The main non-conservative force is the Labor Party – a party which grew out of the (declining) unions and – is to some extent – still beholden to the unions. In the dim-distant past Labor party officials used to refer to each other as “comrades”. They continued to do it ironically well into the 1980s because it infuriated the right wing members. Now they just call each other friends (which is itself ironic). This is the party of factionalized power and voting blocks. Other than ensuring a remaining power base for union officials it has been difficult for many years to say what the party stands for other than a pragmatic approach to gaining and holding power.
Mostly to the left of the Labor party is the Greens. The Greens are hard-line on environmental issues (mostly), mostly very left-wing on straight economic issues and mostly extremely liberal on social issues. The Green policy summary for this election are (a) not just have an emission trading scheme for carbon but tax the polluters into the bargain, (b) make the miners pay the full-undiscounted original mining tax, and (c) legalize gay marriage.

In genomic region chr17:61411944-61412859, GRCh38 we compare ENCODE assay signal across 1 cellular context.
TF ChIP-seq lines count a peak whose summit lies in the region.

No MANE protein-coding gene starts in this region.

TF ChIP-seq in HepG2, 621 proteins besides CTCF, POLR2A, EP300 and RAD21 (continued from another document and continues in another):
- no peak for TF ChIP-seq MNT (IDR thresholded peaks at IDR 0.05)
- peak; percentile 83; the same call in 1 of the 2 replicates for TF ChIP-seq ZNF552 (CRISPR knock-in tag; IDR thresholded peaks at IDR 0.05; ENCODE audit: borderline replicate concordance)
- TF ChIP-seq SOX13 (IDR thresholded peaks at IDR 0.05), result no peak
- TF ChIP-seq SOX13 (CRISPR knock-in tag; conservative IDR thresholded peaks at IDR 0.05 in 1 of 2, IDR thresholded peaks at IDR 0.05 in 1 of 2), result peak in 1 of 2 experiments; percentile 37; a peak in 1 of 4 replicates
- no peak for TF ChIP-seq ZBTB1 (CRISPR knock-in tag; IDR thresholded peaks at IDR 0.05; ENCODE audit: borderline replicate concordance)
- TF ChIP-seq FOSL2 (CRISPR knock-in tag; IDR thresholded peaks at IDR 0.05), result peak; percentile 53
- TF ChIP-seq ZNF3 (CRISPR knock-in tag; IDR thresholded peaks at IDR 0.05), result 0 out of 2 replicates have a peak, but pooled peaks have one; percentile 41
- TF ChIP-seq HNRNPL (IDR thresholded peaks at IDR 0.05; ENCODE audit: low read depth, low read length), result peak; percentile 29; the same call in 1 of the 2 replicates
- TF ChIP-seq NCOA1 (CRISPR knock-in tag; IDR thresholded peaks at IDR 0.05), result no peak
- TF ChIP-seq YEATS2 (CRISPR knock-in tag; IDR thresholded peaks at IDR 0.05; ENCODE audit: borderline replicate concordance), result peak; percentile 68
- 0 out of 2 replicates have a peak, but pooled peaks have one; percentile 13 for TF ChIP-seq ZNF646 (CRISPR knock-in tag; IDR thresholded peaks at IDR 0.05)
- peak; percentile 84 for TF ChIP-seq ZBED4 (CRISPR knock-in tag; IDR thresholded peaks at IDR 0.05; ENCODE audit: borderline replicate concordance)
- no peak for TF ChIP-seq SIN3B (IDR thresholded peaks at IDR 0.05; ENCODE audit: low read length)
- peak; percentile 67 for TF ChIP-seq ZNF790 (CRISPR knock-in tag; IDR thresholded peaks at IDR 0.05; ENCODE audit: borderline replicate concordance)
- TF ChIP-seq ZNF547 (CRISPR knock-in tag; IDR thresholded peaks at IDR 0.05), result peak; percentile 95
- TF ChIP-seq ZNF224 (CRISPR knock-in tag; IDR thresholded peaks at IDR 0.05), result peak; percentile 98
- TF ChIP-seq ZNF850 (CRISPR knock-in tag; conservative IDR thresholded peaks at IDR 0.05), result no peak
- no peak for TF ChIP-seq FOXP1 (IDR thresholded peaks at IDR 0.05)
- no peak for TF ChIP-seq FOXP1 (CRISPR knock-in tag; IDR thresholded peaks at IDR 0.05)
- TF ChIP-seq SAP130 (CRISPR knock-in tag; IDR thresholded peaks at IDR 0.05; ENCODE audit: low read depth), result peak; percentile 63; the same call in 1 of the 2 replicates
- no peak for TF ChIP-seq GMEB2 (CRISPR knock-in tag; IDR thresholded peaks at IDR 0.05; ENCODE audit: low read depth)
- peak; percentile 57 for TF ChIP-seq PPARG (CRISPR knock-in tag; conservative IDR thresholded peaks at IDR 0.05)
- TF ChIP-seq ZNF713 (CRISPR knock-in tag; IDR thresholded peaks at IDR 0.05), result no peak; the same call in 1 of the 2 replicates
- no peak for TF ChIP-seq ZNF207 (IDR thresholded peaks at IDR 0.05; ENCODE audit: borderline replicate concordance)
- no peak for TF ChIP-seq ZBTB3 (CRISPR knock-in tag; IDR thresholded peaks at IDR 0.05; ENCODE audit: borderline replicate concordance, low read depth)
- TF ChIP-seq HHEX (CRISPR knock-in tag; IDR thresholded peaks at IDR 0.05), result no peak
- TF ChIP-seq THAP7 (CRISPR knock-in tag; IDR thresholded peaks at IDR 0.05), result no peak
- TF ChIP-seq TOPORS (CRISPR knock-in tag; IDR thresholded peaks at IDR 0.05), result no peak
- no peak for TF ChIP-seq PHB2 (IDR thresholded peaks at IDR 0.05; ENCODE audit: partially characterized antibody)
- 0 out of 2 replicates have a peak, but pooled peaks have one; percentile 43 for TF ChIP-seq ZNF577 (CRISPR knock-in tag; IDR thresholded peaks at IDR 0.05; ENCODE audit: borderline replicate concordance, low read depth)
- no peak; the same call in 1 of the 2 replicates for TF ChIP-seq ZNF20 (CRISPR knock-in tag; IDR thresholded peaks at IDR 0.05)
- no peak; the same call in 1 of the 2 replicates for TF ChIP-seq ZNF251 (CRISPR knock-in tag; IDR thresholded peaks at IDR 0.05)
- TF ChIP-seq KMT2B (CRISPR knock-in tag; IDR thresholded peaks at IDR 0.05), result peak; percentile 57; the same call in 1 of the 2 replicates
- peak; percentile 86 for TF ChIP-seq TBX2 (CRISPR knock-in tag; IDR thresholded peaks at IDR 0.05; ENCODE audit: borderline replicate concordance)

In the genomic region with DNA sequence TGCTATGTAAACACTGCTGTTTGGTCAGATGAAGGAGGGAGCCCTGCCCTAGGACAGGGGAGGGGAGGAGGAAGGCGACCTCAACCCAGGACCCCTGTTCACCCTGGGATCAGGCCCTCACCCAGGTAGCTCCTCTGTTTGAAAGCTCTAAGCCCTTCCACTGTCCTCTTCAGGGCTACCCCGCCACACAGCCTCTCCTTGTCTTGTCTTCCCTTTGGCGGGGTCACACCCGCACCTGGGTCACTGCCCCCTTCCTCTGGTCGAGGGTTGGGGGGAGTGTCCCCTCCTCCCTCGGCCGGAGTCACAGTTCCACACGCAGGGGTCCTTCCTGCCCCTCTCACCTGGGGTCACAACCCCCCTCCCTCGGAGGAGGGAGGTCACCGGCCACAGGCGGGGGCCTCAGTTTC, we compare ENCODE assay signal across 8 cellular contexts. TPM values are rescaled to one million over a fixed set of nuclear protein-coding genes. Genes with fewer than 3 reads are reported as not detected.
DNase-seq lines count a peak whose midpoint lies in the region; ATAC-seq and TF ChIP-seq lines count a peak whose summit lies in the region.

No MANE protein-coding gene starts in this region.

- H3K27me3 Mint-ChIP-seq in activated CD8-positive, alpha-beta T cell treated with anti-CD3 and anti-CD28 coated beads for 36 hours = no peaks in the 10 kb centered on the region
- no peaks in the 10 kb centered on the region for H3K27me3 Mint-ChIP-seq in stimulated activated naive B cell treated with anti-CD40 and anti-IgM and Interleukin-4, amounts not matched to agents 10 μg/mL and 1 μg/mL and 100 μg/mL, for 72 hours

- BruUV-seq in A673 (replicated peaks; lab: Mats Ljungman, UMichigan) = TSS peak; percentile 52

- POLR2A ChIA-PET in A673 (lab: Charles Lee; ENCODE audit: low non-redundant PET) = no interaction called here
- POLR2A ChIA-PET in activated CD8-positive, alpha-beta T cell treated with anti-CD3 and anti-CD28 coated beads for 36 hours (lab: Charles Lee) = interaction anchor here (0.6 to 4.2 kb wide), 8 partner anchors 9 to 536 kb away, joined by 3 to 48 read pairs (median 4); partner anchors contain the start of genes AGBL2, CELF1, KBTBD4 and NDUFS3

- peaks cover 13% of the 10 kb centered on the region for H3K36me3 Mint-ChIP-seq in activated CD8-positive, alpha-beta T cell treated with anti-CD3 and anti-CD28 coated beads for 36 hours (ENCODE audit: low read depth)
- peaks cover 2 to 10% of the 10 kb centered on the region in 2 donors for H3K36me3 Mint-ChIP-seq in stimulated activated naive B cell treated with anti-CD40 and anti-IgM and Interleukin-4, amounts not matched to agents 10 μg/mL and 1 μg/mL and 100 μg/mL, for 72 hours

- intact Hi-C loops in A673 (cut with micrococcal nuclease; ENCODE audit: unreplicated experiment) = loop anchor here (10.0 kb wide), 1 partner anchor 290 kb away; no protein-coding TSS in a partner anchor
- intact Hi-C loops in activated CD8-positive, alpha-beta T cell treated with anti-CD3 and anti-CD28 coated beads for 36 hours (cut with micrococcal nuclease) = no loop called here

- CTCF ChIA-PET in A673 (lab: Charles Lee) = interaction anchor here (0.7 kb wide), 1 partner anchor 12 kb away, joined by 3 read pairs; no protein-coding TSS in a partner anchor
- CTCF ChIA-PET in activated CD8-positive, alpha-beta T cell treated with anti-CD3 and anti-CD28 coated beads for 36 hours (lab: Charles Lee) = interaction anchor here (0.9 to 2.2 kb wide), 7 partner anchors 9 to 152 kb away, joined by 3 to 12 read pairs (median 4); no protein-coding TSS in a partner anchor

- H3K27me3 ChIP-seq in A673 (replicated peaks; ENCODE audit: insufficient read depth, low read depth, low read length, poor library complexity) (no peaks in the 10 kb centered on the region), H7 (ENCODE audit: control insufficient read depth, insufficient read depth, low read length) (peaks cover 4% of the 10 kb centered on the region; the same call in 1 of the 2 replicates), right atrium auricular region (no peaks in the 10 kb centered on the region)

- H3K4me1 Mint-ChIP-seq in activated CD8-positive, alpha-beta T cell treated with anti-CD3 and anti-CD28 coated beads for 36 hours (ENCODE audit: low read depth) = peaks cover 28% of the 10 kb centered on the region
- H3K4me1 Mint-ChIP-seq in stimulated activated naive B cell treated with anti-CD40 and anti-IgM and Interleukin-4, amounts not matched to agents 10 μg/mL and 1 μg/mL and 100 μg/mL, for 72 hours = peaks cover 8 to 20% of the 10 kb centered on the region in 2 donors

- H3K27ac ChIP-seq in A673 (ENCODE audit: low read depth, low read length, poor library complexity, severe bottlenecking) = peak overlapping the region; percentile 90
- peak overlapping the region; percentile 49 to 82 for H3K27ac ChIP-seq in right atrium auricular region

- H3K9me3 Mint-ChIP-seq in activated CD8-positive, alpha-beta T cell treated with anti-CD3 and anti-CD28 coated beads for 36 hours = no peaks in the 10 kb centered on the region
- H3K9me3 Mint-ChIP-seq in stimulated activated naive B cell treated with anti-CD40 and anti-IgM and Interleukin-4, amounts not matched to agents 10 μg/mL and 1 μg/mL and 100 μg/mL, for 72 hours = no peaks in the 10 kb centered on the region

The classic dividing line between the Greens and the Labor party is logging of high conservation value forests. The Greens are hard-line opposed. The Labor party is (mostly) inclined to take the position of the (unionized) forestry workers. They can irregularly (say once per 20 years) take a power-pragmatic position to align with the Greens in exchange for Green preferences in urban areas.
If you are mostly economically conservative, mostly socially liberal and fairly hard line on environmental issues there is simply no single party to belong to or vote for in that you will disagree with their positioning on something.
The balance elected last night
There are many “seats” (meaning positions in the “house”) that will come within a couple of hundred votes so final results will not be known for a while. However the split is likely to be 73 Coalition, 72 Labor, 4 independents and a Green. Three of the independents started their career with the National Party – so the most likely outcome is that they will support the Coalition on matters of confidence and we will get a Coalition minority government. But that assumes (as I would not) that the independents are a stable block.
The three conservative independents are very different beasts indeed. Firstly Bob Katter – representing an electorate in remote far north Queensland – is an old-fashioned National Party politician – and split from the Nationals over differences on economic policy and social policy. He is more interventionist on economic policy and more conservative on social policy than the Coalition. Indeed his positions are so strong they are almost a caricature of old-fashioned National Party values. The expression – not necessarily unkindly - is that he is as “mad as a Katter”. This advert is representative of the man.